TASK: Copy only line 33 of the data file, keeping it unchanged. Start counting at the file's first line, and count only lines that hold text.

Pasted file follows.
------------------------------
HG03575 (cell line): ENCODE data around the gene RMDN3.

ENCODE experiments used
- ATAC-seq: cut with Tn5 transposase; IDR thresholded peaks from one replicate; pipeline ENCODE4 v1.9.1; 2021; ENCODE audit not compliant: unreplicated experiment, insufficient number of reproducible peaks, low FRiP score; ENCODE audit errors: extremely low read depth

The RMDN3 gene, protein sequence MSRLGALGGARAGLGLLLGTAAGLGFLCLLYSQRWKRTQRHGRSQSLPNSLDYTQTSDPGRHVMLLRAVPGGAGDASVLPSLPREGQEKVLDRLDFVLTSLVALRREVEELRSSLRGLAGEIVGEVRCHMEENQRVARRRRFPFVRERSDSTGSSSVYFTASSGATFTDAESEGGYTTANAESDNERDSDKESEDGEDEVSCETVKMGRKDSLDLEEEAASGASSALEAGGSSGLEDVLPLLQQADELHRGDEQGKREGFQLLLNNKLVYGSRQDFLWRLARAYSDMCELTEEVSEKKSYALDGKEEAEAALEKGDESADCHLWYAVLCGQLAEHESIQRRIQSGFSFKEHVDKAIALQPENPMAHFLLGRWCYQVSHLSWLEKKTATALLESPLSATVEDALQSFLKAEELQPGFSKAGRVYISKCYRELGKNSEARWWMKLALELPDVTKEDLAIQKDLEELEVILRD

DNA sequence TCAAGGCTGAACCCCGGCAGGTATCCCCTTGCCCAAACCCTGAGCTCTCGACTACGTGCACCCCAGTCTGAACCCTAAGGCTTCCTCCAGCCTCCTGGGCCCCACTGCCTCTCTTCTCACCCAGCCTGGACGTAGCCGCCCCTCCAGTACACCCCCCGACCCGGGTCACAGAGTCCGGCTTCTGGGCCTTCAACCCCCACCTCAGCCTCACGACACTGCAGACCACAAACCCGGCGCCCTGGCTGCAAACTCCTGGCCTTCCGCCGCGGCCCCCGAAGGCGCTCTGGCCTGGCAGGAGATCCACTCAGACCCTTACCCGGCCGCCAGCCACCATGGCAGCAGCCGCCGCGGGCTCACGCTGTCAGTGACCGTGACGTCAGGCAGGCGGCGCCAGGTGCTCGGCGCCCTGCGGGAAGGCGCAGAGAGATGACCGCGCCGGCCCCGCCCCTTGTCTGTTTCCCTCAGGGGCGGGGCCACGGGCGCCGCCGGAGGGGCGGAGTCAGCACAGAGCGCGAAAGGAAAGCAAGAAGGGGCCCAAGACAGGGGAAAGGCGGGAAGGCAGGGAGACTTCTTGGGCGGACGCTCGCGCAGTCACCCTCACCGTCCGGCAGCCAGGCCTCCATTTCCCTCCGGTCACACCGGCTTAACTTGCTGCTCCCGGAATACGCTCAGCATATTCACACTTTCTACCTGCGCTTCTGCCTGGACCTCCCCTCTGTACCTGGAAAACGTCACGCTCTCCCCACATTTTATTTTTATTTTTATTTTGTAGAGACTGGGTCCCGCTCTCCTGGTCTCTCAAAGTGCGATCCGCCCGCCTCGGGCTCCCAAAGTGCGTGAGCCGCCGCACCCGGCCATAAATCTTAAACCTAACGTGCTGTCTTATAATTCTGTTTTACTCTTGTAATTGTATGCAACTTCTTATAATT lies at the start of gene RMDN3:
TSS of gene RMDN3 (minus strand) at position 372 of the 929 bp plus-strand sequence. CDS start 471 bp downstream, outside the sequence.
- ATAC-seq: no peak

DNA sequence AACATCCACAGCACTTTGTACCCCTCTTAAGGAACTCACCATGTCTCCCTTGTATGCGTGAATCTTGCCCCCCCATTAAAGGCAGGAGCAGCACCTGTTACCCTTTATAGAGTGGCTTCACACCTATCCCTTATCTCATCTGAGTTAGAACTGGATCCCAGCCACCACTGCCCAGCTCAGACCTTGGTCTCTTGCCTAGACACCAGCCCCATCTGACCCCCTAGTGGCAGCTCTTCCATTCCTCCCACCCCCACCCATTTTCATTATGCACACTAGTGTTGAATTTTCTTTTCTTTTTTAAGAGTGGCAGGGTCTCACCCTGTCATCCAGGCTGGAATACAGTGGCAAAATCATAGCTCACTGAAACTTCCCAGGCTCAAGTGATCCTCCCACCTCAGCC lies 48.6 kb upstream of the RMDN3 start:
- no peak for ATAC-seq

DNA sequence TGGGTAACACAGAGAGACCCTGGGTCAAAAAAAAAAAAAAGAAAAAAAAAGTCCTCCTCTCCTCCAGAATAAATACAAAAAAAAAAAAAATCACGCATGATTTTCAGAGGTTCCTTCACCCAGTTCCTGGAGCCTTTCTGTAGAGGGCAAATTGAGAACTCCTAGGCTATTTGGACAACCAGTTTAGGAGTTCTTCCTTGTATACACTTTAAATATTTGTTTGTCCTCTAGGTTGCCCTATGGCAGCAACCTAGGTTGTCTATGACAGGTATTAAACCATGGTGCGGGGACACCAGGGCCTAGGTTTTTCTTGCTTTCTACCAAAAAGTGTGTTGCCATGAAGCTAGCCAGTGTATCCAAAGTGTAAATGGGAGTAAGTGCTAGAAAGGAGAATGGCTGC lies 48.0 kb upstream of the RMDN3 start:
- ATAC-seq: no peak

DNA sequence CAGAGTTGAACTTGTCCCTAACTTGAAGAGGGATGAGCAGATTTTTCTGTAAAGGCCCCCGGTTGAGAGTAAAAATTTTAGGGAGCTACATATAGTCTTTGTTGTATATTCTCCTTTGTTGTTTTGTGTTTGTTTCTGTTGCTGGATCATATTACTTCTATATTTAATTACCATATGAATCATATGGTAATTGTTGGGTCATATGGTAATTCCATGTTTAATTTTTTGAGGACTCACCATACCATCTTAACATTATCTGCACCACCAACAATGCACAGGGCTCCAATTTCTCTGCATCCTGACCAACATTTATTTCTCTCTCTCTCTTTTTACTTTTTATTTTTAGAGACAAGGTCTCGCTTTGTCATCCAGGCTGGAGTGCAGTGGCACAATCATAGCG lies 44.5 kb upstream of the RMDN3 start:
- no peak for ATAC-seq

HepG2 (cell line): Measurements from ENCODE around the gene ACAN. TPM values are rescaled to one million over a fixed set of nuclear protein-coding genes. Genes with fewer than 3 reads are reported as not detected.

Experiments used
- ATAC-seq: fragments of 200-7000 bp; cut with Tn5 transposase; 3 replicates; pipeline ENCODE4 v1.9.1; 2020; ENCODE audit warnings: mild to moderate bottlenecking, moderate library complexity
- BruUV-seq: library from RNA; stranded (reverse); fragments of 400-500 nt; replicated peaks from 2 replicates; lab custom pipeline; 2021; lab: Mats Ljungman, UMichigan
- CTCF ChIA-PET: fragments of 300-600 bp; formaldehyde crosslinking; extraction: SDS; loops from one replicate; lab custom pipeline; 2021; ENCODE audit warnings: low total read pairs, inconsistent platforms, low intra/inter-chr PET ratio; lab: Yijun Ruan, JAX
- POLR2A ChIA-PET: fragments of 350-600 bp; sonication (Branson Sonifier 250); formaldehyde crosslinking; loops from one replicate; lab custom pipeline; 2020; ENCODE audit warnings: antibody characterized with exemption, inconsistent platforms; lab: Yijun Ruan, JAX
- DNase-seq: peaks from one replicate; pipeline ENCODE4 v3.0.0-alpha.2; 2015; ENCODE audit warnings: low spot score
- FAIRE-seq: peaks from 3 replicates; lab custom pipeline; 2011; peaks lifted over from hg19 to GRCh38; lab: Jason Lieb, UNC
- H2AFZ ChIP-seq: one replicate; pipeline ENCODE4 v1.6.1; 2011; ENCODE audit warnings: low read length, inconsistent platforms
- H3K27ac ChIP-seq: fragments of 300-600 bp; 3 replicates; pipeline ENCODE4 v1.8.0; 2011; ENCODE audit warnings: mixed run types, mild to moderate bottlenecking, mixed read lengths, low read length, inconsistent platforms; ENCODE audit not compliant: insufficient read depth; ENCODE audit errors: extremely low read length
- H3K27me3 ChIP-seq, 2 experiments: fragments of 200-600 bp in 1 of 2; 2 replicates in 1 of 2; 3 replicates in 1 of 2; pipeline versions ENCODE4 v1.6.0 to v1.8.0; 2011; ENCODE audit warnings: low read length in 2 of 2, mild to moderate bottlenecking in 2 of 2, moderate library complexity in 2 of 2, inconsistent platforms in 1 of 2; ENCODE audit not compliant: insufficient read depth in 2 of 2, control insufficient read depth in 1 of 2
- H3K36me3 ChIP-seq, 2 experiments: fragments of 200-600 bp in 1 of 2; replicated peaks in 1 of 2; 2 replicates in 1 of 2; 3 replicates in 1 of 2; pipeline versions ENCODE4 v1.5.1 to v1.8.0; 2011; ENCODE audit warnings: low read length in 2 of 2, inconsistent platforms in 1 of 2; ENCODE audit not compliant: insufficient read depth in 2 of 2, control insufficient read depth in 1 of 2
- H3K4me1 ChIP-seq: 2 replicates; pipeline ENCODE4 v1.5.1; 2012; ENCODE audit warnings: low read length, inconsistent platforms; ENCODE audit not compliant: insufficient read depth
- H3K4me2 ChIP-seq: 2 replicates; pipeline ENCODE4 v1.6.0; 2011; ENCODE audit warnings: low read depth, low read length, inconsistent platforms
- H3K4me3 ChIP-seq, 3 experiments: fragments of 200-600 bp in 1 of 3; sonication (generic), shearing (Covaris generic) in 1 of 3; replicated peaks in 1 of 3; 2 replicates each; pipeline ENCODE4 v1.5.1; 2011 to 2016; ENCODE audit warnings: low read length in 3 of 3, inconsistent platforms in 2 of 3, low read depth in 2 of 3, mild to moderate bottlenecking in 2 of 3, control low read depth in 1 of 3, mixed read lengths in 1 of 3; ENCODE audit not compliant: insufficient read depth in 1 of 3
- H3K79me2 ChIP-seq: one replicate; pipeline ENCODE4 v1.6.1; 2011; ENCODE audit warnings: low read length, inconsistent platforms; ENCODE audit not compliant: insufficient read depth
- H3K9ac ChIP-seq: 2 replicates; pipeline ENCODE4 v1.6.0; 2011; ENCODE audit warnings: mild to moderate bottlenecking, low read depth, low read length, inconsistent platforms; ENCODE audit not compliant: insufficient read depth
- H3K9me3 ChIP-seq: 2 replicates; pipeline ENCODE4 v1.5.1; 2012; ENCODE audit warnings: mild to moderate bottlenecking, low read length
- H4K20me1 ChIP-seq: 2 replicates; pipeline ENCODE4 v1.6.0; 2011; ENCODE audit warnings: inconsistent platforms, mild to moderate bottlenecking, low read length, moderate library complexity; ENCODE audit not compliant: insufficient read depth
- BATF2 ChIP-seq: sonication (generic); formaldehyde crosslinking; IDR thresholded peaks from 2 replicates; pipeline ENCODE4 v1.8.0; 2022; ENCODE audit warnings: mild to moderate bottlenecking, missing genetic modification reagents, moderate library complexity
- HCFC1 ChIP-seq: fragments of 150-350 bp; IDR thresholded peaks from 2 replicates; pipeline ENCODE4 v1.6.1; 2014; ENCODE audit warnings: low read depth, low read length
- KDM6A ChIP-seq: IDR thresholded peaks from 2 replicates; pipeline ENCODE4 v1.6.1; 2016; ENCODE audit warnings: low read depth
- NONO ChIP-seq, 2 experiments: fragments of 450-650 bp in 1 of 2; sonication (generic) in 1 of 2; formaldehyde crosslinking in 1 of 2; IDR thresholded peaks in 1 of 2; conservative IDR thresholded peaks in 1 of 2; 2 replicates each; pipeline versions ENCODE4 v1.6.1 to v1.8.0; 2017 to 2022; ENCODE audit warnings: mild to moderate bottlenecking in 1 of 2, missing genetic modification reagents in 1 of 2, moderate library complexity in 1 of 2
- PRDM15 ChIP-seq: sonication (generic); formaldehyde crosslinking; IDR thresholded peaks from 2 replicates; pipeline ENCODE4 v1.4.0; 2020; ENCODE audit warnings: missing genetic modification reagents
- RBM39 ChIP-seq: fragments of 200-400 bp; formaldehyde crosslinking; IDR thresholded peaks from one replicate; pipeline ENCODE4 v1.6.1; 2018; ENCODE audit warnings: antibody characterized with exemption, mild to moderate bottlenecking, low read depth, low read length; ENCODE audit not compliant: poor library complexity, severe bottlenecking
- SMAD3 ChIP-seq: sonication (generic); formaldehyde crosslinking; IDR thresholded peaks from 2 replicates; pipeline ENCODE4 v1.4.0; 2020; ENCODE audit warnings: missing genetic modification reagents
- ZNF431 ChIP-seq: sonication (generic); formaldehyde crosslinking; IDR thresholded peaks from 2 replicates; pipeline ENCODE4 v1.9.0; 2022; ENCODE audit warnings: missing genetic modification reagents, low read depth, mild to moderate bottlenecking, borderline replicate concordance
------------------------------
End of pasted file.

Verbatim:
- BATF2 ChIP-seq: sonication (generic); formaldehyde crosslinking; IDR thresholded peaks from 2 replicates; pipeline ENCODE4 v1.8.0; 2022; ENCODE audit warnings: mild to moderate bottlenecking, missing genetic modification reagents, moderate library complexity